A gold card carries with it a certain status. For credit card holders, it implies that they are reliable borrowers who pay their bills on time. For Texas physicians, the gold card indicates they consistently meet prior authorization requirements and that state-regulated insurance companies will not delay their patients’ care.
Subscribe to AMA Advocacy Update
Stay current on the latest on the issues impacting physicians, patients and the health care environment with the AMA’s Advocacy Update Newsletter.
Under a law that took effect this month and is the first of its kind in the U.S., physicians who have a 90% prior authorization approval rate over a six-month period on certain services will be exempt—or “gold carded”—from prior authorization requirements for those services.
Prior authorization is a health plan utilization-management or cost-control process that requires physicians to get approval before a prescribed treatment, test or medical service qualifies for payment.
Gold carding is included in a set of prior authorization reform principles (PDF) put forth by the AMA and 16 other physician, patient and health care organizations. Specifically, the joint document says that “health plans should restrict utilization management programs to ‘outlier’ providers whose prescribing or ordering patterns differ significantly from their peers after adjusting for patient mix and other relevant factors.” The principles further elaborate that health plans should offer a “physician-driven, clinically based alternative to prior authorization, such as . . . ‘gold card’ . . . programs.”
Importantly, health plans also agree that prior authorization reforms should include offering programs that exempt high-performing physicians from prior authorization requirements. The AMA, along with other national provider associations and the insurer trade associations America’s Health Insurance Plans and Blue Cross and Blue Shield Association, released the Consensus Statement on Improving the Prior Authorization Process (PDF) in January 2018. In this landmark agreement, health care professional and insurer representatives agreed to “[e]ncourage the use of programs that selectively implement prior authorization requirements based on stratification of health care providers’ performance and adherence to evidence-based medicine.”
Austin oncologist Debra Patt, MD, PhD, is executive vice president for Texas Oncology, a physician group with more than 500 doctors at 210 locations in Texas and Southeast Oklahoma. And for every three Texas Oncology doctors, there’s more than one staffer spending all day, every day on the job managing prior authorizations—200 people all told.
“Prior authorization used to be an infrequent tool, and now it is a ubiquitous tool to manage utilization,” Dr. Pratt said, noting that just about every test or scan she orders, and every treatment she prescribes, is subject to prior authorization.
“Ultimately, they all get approved, so the fact that I have to spend 15 hours a week dealing with this is crazy,” added Dr. Patt, an AMA member and immediate past chair of the Texas Medical Association (TMA) Council on Legislation. She testified on behalf of the bill before the Texas legislature.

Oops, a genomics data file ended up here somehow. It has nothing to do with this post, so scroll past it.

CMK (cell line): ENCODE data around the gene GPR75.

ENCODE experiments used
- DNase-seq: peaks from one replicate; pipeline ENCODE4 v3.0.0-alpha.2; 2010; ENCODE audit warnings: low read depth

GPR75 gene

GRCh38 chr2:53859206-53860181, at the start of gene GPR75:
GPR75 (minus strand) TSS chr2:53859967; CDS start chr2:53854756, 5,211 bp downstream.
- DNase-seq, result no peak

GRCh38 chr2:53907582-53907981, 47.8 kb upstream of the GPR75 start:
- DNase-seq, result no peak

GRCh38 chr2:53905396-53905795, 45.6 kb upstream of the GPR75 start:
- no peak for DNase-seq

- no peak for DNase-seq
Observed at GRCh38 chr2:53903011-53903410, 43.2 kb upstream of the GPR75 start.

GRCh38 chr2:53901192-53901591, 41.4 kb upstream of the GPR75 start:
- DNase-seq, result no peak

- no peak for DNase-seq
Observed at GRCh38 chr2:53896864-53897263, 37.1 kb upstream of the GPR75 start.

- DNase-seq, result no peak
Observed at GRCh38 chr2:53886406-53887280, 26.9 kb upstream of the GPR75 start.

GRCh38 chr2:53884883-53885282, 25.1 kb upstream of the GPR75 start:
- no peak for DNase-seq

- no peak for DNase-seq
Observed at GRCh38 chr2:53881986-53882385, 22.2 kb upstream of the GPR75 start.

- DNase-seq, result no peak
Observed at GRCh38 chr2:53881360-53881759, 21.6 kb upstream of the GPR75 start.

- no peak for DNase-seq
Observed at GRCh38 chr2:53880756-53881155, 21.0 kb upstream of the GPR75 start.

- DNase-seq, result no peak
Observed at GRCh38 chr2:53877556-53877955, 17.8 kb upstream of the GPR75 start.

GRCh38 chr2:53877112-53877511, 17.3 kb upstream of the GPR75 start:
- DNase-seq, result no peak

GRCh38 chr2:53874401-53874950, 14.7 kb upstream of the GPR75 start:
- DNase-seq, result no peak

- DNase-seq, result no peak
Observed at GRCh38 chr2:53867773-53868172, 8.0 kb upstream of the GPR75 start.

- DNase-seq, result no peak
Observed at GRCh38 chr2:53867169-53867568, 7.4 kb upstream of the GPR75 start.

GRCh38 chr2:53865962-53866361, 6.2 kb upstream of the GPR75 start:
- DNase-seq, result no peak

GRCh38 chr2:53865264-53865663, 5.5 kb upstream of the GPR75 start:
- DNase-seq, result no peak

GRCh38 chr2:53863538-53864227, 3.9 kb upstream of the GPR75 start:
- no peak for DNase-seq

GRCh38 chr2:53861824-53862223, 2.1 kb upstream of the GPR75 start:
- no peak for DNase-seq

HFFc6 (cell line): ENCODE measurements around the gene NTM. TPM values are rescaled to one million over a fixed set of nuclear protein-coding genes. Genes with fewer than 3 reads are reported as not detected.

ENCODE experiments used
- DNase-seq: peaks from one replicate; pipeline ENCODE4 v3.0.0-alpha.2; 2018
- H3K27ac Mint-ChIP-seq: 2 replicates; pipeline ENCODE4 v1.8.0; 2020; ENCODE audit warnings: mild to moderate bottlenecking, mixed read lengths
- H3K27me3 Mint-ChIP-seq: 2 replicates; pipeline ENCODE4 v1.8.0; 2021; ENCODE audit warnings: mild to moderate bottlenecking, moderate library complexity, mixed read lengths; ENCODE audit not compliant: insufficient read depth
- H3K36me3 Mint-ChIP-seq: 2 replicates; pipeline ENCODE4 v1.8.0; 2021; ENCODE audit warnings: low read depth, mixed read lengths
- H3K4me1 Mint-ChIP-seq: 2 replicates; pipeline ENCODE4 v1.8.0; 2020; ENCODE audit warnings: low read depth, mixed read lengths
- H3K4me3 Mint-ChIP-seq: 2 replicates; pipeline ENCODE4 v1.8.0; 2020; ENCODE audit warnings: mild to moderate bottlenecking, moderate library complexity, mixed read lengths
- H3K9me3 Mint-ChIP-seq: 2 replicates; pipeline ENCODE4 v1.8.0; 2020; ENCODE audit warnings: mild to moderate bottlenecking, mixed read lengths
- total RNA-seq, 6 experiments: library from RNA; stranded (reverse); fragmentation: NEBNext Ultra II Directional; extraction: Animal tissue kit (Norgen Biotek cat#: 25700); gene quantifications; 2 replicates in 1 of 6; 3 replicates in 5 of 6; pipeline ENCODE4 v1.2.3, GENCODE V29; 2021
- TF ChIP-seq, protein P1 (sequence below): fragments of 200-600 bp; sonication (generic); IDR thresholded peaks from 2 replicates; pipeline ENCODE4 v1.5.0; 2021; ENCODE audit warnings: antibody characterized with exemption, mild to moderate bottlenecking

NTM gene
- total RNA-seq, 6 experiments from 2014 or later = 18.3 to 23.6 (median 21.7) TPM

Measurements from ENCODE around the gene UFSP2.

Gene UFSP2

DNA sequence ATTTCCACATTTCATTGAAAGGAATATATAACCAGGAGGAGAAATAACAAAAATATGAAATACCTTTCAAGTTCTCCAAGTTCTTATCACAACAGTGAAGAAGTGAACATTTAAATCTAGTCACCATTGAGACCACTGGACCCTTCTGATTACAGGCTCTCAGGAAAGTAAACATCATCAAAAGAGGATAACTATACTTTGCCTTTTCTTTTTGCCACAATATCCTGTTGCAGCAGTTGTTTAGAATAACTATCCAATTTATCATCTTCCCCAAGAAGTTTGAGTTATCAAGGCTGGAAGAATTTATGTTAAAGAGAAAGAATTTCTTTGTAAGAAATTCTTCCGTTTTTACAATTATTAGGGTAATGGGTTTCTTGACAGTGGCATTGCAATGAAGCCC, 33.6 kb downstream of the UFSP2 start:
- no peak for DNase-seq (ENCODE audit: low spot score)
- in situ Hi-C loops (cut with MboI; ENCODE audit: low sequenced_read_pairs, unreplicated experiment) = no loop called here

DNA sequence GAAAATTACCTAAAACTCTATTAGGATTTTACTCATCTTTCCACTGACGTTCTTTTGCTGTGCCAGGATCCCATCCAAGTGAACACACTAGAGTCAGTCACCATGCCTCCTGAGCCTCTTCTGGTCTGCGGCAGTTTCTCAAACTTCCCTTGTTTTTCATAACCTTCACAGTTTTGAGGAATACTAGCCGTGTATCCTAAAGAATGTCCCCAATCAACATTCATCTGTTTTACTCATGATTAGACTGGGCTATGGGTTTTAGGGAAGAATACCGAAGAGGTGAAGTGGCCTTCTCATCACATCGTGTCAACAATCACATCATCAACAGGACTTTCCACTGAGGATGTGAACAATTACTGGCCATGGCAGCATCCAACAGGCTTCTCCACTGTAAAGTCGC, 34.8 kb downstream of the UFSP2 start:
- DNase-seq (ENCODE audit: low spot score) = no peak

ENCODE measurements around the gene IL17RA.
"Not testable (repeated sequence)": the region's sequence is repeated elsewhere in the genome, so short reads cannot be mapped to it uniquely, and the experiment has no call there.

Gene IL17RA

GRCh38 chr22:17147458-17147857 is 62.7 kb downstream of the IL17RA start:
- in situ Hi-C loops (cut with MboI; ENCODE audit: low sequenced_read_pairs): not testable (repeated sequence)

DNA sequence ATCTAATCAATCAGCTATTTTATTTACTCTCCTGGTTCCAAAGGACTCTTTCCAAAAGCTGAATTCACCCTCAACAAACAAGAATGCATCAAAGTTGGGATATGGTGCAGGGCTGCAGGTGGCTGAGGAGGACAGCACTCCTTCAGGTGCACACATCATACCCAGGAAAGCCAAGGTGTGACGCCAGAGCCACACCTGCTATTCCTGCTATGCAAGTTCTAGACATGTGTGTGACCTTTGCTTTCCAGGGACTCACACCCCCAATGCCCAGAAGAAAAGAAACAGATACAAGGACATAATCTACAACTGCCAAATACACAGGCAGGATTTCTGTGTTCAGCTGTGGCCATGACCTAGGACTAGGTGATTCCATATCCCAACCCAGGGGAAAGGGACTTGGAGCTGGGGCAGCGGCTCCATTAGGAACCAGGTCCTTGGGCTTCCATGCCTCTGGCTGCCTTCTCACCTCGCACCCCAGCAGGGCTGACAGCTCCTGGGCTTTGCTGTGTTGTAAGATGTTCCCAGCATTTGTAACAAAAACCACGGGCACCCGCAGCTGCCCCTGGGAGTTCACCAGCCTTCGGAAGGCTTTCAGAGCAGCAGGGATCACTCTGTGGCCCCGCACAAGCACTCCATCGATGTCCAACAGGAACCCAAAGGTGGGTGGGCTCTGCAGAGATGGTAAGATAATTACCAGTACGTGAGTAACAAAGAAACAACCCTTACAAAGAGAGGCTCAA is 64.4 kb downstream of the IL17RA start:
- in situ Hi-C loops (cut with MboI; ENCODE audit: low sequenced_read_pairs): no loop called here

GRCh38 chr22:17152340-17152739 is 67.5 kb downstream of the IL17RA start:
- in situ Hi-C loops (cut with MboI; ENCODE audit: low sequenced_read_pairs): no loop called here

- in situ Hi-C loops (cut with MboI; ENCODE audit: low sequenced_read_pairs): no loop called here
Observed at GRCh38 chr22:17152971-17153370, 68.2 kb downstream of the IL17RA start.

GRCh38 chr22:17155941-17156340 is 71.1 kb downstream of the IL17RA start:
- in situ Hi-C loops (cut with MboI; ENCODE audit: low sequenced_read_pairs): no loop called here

In a 2020 survey of Texas physicians, 85% of respondents said prior authorization delays access to care, 81% said it interfered with the continuity of ongoing care, and 78% said it led patients to abandon their recommended course of treatment. That mirrors the results in an AMA national survey of 1,000 physicians conducted in December.
As alarming as those figures are, Dr. Patt said that stories of patient harm caused by prior authorization delays were most compelling to Texas lawmakers. She told them of the delays her patients face and relayed the story from a physician colleague about worried parents who waited 24 hours to get approval of a generic treatment for their child’s urinary tract infection.
“If you delay a cancer diagnosis, you are more likely to have advanced cancer and die,” Dr. Patt said. “If you delay the treatment of a urinary tract infection, you are more likely to have sepsis.”
The gold-carding provisions of the law apply to state-regulated commercial HMO plans, preferred-provider benefit plans, exclusive-provider benefit plans, and certain Employees Retirement System of Texas and Teacher Retirement System of Texas plans, according to the TMA.
The TMA notes that while, “technically” the law went into effect Sept. 1, the rule-making stage of its implementation has not yet been completed.
The law also contains a provision that the peer-to-peer review to appeal prior authorization denials be conducted by a Texas-licensed physician in the same or similar specialty.
While the scope of the new law may be limited, Dr. Patt encouraged other state medical societies to use the Texas law as a model to help build momentum for national reform.
“What we all need is better federal policy, but until states pass progressive policies to manage prior authorization, we won’t have interest in developing federal policy to address the issue,” she said. “As interest increases, it’s more likely that federal legislation emerges.”
Federal progress may be on the horizon, with the recent reintroduction of the Improving Seniors’ Timely Access to Care Act. The AMA supports the bill, which would require Medicare Advantage plans to implement many of the reforms outlined in the Consensus Statement, including offering gold card programs. The bill was referred to committee, and no further action has been taken to date.
The AMA has prior authorization resources to support reform, improve practice efficiency and provide data to highlight the need for change.